CANYON, Texas (KAMR/KCIT) — West Texas A&M University announced that the university recently appointed its “expert on all creatures large and small” in the region as its new James A. “Buddy” Davidson Professor of Wildlife Biology.
Officials detailed that Dr. Ray Matlack, who joined WT in 2002, was announced by Dr. Jason Yarbrough, head of both the Department of Life, Earth and Environmental Sciences and the Department of Chemistry and Physics, as the new professor.
The Davidson professorship, officials noted, was established in 2012 by the James A. “Buddy” Davidson Charitable Foundation as part of WT’s Share the Pride campaign. The professorship highlights and supports the hands-on teaching of a faculty member who also uses the environment to create impactful learning experiences.
“Dr. Matlack is well-known as one of the most enthusiastic, student-centered faculty members at WT, and his dedication to the field of wildlife biology and to his students is exemplary,” Yarbrough said. “His belief in the importance of hands-on fieldwork consistently provides a valuable, dynamic experience for his students.
Matlack, according to officials, often takes graduate and undergraduate students on camping trips, including to the Texas Gulf Coast, the Rocky Mountains in New Mexico and Colorado and southeast Arizona, to learn more about the birds, bats and mammals that inhabit the wild.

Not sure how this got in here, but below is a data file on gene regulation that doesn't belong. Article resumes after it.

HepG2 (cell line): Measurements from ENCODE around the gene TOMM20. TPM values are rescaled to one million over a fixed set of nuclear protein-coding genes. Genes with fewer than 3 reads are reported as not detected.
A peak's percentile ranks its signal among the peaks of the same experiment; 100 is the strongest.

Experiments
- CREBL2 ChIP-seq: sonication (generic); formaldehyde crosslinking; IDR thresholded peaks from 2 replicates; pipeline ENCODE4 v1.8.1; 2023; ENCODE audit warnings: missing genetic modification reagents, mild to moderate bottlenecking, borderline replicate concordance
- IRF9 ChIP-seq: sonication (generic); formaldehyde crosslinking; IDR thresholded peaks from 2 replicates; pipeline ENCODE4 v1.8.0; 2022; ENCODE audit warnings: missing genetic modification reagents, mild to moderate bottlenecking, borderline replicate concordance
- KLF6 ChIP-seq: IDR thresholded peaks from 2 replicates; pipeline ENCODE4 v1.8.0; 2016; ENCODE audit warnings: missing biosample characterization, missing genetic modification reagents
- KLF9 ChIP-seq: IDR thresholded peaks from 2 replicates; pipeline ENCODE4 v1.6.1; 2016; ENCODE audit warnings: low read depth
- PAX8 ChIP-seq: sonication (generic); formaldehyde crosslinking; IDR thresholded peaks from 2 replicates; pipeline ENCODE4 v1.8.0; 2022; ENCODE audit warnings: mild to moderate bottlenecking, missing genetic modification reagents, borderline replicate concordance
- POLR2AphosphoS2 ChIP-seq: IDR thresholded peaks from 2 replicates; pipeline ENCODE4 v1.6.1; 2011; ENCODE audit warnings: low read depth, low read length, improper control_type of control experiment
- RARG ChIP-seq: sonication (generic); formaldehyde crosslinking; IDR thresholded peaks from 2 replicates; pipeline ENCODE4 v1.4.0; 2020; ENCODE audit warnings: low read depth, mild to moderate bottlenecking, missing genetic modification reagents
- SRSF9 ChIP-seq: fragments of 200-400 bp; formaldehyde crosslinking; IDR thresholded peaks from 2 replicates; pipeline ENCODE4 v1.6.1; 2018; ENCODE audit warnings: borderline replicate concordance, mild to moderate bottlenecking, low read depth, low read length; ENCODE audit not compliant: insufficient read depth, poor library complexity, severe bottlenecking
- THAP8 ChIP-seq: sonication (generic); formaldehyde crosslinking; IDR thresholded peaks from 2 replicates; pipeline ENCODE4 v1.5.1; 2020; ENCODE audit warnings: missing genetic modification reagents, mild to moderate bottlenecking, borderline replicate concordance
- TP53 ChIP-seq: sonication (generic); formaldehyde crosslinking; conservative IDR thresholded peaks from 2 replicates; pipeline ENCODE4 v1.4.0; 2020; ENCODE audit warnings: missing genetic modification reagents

“A degree in wildlife biology requires many hours of work in the classroom and laboratory, but this alone is insufficient. Students must also develop field skills including species identification of reptiles, amphibians, birds and mammals; camping; vehicle and field safety; and various research and management techniques,” Matlack said. “I am honored to be named the Davidson Professor of Wildlife Biology, and I am grateful that this support will help tell the story of the wildlife and wild places we study in a way that will improve my teaching and be used in public outreach and education.”
Matlack earned his bachelor’s in wildlife biology and his master’s and Ph.D. in Biology at Kansas State University and went on to teach wildlife conservation, wildlife management, natural history of vertebrates, animal behavior, ornithology, and mammalogy, officials described.
Matlack is also currently working on several research projects including monitoring free-tailed bats using bridge roosts in Palo Duro Canyon State Park, along with the inventory of the mammals throughout the canyon. Officials added that he has published his work in several nature journals including the Western North American Naturalist.
The Davidson Foundation, officials noted, was established in 2002 to honor the late Midland-area oilman and rancher to support West Texas charities and educational initiatives. WT is set to endow nearly 90 professorships which will provide faculty with additional funding for research, travel and more.